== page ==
For in Positano and probably in Italy in general, one of the most appreciated and loving gifts involves home grown, home bottled or (in Positano’s case) freshly fished food.


Our favourite car service, long since become friends of the family, drops off pastiera, homemade struffoli and whoppers of tomatoes from their garden when passing through town.


Over the years, fresh local fish like tontani or palamito (great with pasta); local artisanal panettone and home-baked cakes; crisp string beans; colourful fresh borlotti beans; sweet peppers; homemade limoncello and other liquors; the most tender home bottled tuna and mixed giardiniera; jams; fresh eggs and delicious dried figs stuffed with chocolate and walnuts then soaked in sherry have also featured frequently in offerings from other locals.


I’ve even received handmade Positano soaps from Saponissmo made from local ingredients. And I’m sure I’ve left things out.


There is a whole nurturing relationship between Italians and their food. It has to be locally produced and the simplest to present at the table. Zero miles to get from the garden to the plate. Prepared lovingly, each meal is savoured, discussed and complimented, with suggestions for later preparations and improvements. It’s no wonder that this exchange of homemade or home grown gifts is so appreciated in Italy and that Italian hospitality almost always involves a meal, or coffee with a food offering.

My Italian grandmother used to say ‘mangia, mangia!’to me every night at the dinner table, and when an Italian to tells you to eat, they mean it as a gift of love.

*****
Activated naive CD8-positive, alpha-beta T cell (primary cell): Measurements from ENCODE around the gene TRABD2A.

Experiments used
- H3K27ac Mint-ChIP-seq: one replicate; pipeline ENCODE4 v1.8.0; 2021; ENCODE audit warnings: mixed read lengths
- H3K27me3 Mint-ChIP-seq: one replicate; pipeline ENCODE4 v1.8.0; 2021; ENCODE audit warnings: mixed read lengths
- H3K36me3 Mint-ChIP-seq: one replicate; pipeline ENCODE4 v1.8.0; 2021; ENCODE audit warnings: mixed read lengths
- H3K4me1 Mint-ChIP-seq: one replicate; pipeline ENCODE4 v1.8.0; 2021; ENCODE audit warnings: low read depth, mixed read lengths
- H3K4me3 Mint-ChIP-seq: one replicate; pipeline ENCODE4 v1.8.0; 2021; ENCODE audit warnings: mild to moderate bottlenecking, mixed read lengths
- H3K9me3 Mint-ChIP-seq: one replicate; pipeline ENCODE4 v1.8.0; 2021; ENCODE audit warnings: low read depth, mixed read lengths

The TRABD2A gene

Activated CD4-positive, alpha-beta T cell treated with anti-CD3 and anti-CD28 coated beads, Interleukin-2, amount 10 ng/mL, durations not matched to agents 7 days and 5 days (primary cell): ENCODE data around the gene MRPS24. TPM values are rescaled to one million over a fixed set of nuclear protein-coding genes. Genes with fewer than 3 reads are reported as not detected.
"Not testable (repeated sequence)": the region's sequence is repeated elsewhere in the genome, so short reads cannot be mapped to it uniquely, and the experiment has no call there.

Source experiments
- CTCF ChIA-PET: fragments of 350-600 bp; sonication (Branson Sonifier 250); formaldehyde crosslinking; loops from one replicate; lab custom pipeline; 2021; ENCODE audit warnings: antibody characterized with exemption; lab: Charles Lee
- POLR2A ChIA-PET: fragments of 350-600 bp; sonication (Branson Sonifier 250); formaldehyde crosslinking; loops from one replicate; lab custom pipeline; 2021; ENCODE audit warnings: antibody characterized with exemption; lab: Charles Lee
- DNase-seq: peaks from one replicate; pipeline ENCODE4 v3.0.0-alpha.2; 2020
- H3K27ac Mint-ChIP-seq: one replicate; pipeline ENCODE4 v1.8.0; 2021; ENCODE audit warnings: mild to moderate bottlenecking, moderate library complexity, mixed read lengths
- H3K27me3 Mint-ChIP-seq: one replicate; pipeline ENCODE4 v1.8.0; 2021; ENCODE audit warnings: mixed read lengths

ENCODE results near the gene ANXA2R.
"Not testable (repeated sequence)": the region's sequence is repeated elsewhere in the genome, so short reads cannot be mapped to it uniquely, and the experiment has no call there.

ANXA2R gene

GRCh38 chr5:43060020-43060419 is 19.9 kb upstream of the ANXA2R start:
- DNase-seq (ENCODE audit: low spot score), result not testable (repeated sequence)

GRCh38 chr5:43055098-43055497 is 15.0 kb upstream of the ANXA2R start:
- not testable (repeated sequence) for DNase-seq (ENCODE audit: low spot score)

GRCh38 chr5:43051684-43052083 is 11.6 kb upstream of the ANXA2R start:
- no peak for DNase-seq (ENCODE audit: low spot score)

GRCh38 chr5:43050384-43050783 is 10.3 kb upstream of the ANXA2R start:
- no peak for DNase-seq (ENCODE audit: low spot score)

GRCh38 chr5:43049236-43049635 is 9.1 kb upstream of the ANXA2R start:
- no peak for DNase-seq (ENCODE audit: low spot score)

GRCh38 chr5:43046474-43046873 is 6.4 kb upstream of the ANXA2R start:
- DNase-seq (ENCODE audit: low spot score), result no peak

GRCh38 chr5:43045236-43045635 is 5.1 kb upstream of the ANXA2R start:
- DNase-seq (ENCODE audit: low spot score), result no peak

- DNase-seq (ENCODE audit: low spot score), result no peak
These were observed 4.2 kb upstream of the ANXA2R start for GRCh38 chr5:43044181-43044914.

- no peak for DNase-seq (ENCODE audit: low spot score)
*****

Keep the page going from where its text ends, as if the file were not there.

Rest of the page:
So I thank you Positano, for your generous gifts of welcome to this beautiful town. And prego, have some oranges!



This post is part of the Italy Blogging Roundtable’s invitation to post on this topic.

The roundtable blogs include: ArtTrav, At Home in Tuscany, Italylogue, Italofile and Brigolante.

Thank you for inviting me.

Monday, December 05, 2011

What to expect when you are expecting …to get your licence on the Amalfi Coast.


I put down my book. I’d barely read a page. It was high summer and the cool winds were blowing hard. Distracted by the view, I got up and watched bathers hold on to dear life as the orange umbrellas fought to free themselves and wheel across the beach. My son approached and I asked how him the studying was going.


The two full days he’d spent reading a small book and doing online quizzes was not related to school or their degrees but was simply only for the written part of a driving licence test.

Sitting for your licence in Italy has nothing to do with the laws of driving in the rest of Europe.The written test, now a multiple choice on the computer, is darn difficult with very technical questions many of which you will never have any use for (unless you are going to build a road or drive a truck) alternated with bizarre ones which only the very dumbest wouldn’t know.

Based on my two kid’s real experiences, I have prepared a how to guide to getting a licence in Sorrento.


What to expect when you are expecting to learn to drive in Sorrento:

  1. Leave Positano one and a half hours earlier than the lesson, being sure to walk all the way to the first Sponda bus stop rather than Chiesa Nuova (which is twenty minutes closer) to increase your chances of actually getting on the Sita bus. Pay no attention to the crowd of harassed-looking tourists there before you. You have a purpose to the ride.
  2. After sitting in two hours of lessons, watch the bus for Positano leaving around the corner just as you get to the stop. Wait 40minutes for the next one getting home at 10pm. Repeat twice weekly for two and a half weeks then give up.
  3. Book the theory test so you can get your ‘Foglio Rosa’ and actually get behind the wheel. Three days before the test, open the book and start cramming like mad (university style), exclaiming loudly on the ridiculous things that they expect you to know before you get a licence. Start panicking when you don’t pass the online tests. Alternate reading the book right to the very end and sitting tests online until you start to pass (after approximately 50 trials).